South Sudan: UN Probe Team's Findings Should be World's Wake-Up Call to Address Human Rights Catastrophe

Photo: CHRSS
Yasmin Sooka, who chaired the Commission on Human Rights in South Sudan speaks with refugees at the Palabek refugee settlement in Uganda.
press release

Responding to today's UN Commission on Human Rights in South Sudan report detailing horrific human rights violations committed by soldiers in South Sudan, Seif Magango, Amnesty International's Deputy Regional Director for East Africa, the Horn and the Great Lakes, said:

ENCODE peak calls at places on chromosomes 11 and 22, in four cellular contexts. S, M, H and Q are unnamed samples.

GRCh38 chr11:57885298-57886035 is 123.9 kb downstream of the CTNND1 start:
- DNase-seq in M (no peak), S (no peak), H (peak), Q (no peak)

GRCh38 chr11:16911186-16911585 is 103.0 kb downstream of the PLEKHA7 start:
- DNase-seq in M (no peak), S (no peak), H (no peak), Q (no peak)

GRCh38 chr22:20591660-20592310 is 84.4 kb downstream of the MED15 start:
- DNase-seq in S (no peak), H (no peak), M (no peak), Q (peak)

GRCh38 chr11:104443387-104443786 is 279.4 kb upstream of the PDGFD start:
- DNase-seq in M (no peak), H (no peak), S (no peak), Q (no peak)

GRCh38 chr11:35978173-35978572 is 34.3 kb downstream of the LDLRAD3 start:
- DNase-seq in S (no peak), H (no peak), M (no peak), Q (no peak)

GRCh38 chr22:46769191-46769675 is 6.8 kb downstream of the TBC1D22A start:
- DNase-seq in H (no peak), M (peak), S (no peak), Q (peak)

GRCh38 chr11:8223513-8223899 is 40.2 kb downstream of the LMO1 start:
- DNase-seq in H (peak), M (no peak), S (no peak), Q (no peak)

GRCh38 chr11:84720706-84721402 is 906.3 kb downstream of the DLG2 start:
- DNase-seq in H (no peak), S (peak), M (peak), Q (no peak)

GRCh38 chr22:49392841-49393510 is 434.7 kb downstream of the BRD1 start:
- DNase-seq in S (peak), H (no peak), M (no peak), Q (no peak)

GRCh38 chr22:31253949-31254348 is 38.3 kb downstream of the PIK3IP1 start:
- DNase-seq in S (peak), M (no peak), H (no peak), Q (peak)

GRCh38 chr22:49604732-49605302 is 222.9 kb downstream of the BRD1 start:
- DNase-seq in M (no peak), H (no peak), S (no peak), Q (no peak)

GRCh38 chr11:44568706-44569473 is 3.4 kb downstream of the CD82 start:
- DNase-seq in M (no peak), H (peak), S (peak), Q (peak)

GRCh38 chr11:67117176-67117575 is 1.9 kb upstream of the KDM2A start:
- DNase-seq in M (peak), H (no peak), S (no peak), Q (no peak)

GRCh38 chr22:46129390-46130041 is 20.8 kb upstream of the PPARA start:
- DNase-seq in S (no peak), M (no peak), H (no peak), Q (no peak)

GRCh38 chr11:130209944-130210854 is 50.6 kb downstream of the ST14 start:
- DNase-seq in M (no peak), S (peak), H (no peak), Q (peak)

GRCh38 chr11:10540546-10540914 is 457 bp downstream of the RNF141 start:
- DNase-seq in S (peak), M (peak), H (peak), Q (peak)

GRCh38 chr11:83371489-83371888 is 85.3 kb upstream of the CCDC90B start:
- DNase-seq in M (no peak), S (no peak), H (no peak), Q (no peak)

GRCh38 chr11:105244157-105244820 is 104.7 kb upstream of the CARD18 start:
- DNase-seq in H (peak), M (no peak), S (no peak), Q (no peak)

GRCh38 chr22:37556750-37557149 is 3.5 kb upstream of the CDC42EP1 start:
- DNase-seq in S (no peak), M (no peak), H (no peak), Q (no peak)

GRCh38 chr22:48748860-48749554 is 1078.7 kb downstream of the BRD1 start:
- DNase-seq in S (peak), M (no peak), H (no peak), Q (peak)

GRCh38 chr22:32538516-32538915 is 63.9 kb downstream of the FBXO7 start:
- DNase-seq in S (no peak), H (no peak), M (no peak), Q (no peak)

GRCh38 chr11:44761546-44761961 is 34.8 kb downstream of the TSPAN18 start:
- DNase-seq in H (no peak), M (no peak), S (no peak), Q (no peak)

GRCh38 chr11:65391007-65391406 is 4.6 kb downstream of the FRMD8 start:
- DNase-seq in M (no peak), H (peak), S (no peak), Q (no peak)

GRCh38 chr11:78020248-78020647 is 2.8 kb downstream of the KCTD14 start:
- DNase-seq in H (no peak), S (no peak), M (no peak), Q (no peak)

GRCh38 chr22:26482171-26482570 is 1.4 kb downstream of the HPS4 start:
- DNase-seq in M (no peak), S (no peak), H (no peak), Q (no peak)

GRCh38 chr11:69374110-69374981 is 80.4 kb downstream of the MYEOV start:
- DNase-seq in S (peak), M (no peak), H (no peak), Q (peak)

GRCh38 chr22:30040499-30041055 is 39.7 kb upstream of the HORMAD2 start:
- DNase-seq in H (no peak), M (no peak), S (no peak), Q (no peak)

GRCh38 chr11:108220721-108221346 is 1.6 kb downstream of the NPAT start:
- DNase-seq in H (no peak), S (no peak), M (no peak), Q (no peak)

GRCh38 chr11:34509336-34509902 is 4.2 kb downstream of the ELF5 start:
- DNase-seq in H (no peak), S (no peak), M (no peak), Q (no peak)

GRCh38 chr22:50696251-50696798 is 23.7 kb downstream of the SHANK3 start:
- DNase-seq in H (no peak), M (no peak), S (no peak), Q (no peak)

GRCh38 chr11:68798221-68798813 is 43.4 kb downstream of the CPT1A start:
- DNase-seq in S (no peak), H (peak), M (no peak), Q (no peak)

"The report's findings of yet more acts of shocking brutality, including men being castrated, women gang raped, children forced to watch their mothers being raped and boys forced to rape their family members, should jolt the world into speedy action to address the horrific human rights violations that have continued unabated for four years of conflict in South Sudan.

"They demonstrate the critical need to establish the Hybrid Court for South Sudan and to renew the UN Commission on Human Rights' mandate, which is due to expire in March. The human rights catastrophe in South Sudan must remain firmly on the world's radar if a solution is to be found."

The report is a culmination of months of research by UN investigators into gross human rights violations and abuses in South Sudan.

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